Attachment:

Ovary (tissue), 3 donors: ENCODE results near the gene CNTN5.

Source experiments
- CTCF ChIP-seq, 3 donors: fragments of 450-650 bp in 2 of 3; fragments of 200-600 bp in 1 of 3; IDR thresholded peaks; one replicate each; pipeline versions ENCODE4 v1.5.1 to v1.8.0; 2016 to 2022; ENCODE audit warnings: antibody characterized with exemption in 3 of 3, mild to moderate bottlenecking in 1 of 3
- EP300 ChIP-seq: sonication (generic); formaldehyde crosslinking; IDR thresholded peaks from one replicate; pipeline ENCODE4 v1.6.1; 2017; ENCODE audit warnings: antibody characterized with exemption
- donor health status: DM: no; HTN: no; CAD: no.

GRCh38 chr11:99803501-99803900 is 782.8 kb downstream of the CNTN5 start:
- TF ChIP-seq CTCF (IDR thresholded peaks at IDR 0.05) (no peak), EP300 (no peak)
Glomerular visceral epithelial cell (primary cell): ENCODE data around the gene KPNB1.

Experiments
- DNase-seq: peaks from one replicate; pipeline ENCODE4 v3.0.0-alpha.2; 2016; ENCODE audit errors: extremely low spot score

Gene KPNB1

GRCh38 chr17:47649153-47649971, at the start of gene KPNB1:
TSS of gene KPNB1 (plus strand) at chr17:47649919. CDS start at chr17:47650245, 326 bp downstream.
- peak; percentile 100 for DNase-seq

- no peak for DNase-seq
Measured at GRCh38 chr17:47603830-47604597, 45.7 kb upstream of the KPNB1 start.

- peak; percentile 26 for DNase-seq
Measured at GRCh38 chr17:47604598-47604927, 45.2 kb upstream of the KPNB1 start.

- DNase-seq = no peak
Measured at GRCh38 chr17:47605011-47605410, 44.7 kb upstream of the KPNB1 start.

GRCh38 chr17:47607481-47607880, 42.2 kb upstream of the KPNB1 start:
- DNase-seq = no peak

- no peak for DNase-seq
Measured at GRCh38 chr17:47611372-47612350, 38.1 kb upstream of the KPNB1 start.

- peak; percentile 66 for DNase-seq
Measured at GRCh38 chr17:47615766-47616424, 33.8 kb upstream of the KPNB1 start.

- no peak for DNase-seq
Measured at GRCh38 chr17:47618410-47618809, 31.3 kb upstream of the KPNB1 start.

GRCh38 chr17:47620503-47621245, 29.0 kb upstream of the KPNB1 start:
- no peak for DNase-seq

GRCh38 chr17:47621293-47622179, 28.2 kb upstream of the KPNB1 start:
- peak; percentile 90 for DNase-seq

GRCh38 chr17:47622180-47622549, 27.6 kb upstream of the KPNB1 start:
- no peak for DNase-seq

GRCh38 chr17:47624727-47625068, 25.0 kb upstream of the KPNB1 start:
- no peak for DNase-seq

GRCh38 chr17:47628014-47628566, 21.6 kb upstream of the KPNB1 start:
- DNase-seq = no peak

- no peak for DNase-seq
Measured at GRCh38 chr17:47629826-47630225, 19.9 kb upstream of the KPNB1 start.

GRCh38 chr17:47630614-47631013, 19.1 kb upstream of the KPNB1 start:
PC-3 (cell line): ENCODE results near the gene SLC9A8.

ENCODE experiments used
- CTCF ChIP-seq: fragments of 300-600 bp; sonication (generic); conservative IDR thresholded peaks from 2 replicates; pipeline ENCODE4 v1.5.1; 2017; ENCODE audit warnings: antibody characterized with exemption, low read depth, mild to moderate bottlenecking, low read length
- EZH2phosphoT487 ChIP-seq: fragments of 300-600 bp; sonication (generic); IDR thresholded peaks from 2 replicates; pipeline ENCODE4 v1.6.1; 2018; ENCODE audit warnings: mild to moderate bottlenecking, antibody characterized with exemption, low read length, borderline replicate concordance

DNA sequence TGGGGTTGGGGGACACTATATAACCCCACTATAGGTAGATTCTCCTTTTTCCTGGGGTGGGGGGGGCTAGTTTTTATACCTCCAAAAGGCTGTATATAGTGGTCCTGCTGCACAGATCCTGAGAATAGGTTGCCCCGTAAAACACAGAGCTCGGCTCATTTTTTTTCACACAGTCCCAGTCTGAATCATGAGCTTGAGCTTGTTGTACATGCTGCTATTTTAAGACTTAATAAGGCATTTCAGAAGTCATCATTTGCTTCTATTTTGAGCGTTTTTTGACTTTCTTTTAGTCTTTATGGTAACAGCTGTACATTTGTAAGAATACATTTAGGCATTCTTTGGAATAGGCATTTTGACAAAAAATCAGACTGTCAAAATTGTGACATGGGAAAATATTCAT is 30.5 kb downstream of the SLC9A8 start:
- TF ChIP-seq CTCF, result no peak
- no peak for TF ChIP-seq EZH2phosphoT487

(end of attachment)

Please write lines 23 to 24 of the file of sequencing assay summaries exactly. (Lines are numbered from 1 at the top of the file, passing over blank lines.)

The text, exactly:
- no peak for DNase-seq
Measured at GRCh38 chr17:47611372-47612350, 38.1 kb upstream of the KPNB1 start.